3. Elizabeth Humphrys, We live in anti-political times:
In the days to come, many will continue to speculate on Labour’s failings and offer opinions on what could have made a difference. It is likely commentators (and the ALP itself) will draw the worst conclusions from this result — that they need to offer and say less next time, when the opposite is true. There was no big target in this election, but piecemeal policy making and attempts to play both sides (most notably on the climate crisis and Adani). Numerous commentators, as well as ordinary Labor voters and members, say that Shorten lost because the ALP did not communicate their policies well enough. It is the height of hubris to have voters continually reject your party and policies and respond by saying that it is that people just don’t understand and imply they are stupid. And yet, this is not an uncommon message from progressive commentators either. … A lot is being said by voters in this election, but one wonders whether many politicians and pundits are really listening.
4. Guy Rundle, Losing the unlosable election: the aftermath for Labor [$]:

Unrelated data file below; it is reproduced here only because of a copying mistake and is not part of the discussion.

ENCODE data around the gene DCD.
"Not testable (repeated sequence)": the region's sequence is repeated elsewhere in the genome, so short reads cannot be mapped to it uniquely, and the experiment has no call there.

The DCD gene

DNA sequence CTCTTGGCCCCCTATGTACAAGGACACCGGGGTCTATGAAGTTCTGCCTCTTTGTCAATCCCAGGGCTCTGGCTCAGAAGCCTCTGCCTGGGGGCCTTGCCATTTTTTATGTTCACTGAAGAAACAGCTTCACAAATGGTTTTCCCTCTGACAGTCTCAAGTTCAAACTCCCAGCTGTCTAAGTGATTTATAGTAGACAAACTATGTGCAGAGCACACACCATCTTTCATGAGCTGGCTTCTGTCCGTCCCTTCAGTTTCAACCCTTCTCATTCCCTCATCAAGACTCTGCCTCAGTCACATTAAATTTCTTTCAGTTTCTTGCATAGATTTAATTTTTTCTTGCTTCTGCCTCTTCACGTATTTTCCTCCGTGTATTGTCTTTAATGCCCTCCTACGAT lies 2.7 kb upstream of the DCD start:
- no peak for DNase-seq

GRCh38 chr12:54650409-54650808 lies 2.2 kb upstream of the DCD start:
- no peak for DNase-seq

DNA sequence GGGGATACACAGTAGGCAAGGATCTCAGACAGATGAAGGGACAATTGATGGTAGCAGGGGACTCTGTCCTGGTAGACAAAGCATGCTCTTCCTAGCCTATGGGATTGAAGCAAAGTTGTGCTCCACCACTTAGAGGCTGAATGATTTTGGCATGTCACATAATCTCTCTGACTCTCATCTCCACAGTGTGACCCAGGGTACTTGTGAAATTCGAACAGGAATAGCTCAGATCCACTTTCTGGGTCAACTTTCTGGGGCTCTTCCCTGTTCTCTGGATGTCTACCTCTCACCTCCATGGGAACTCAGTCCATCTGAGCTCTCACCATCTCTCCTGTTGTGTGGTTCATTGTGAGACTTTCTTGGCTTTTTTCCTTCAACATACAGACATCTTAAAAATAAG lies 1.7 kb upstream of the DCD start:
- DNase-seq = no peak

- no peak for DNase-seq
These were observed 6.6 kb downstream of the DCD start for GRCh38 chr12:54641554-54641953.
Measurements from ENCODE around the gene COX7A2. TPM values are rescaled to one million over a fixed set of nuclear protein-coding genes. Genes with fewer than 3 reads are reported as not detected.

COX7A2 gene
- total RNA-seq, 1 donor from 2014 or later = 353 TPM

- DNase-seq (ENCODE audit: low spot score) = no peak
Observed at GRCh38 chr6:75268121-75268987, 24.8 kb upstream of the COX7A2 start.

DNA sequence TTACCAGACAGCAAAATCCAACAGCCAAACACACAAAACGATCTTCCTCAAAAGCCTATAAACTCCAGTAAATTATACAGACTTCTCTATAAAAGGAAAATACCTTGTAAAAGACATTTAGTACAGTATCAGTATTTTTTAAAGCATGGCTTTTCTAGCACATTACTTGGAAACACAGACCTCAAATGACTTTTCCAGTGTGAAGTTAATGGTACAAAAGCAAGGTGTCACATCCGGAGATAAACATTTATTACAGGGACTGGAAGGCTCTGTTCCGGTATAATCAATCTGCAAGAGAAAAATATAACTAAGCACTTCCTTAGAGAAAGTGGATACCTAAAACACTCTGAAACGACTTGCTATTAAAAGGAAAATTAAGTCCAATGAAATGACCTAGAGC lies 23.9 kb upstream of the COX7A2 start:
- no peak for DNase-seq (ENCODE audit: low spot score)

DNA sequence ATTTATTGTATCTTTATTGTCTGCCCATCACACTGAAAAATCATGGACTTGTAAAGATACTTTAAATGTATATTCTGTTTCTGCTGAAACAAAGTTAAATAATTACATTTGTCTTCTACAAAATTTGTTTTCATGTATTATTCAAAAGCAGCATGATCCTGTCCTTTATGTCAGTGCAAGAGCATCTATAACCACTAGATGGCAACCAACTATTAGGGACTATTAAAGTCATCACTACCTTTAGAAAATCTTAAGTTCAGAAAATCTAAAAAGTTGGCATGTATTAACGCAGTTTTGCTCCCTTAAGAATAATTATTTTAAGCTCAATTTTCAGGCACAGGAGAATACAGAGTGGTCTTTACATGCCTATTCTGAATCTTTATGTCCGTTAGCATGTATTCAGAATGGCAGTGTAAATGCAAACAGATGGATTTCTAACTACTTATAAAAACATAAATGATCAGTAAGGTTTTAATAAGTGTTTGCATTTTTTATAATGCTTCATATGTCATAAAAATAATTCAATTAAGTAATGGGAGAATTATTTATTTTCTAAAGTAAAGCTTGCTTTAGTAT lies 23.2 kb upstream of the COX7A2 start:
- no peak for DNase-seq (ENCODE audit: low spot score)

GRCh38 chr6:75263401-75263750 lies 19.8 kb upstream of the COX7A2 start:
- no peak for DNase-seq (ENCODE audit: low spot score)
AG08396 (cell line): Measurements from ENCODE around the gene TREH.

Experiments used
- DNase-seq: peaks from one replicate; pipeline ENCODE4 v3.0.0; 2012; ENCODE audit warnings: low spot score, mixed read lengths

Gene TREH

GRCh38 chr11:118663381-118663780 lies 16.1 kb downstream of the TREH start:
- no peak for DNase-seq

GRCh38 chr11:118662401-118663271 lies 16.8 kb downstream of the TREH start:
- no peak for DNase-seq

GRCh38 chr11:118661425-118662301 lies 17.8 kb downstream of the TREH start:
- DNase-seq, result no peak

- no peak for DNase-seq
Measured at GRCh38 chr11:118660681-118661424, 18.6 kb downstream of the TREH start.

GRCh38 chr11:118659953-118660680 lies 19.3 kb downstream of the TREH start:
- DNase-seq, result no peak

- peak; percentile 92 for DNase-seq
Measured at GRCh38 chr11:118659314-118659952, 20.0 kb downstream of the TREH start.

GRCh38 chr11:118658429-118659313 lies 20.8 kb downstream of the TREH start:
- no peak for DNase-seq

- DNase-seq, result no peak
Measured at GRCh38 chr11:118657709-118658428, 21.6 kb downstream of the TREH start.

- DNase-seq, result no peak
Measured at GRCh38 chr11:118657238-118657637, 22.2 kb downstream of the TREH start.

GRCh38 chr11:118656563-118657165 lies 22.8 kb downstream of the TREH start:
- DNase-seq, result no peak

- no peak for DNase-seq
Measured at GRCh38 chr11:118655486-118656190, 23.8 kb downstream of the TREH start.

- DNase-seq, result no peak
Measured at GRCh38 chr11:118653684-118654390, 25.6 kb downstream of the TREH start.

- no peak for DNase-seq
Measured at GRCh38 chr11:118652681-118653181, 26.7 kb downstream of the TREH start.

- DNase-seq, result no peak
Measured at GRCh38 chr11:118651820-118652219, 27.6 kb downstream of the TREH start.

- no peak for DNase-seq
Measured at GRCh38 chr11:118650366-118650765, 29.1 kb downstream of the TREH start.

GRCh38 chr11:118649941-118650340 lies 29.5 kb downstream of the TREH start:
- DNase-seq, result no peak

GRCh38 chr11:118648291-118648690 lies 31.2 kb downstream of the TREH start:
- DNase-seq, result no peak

Well Labor was taking a risk, but it didn’t have the courage or imagination to go further and make a case as to what this was all for, what sort of society they wanted to create. They were running for federal office like it was a state election, emphasising redistribution without talking about the whole picture. … They bore the cost of their ‘big ticket’ strategy, and gained none of the benefit from a more comprehensive vision. Which is pretty ironic, for a party that has become so economistic in its manner. … The common refrain has been that Labor had two choices: a conservative small target strategy, or the ‘bold’ one they took. It wasn’t bold at all. It was piecemeal but pricey, an inept combination, the worst possible. Missing entirely was the third possibility: one in which Labor talked of production and work, not just distribution, about how we could transform the way we live, about our place in a changing world.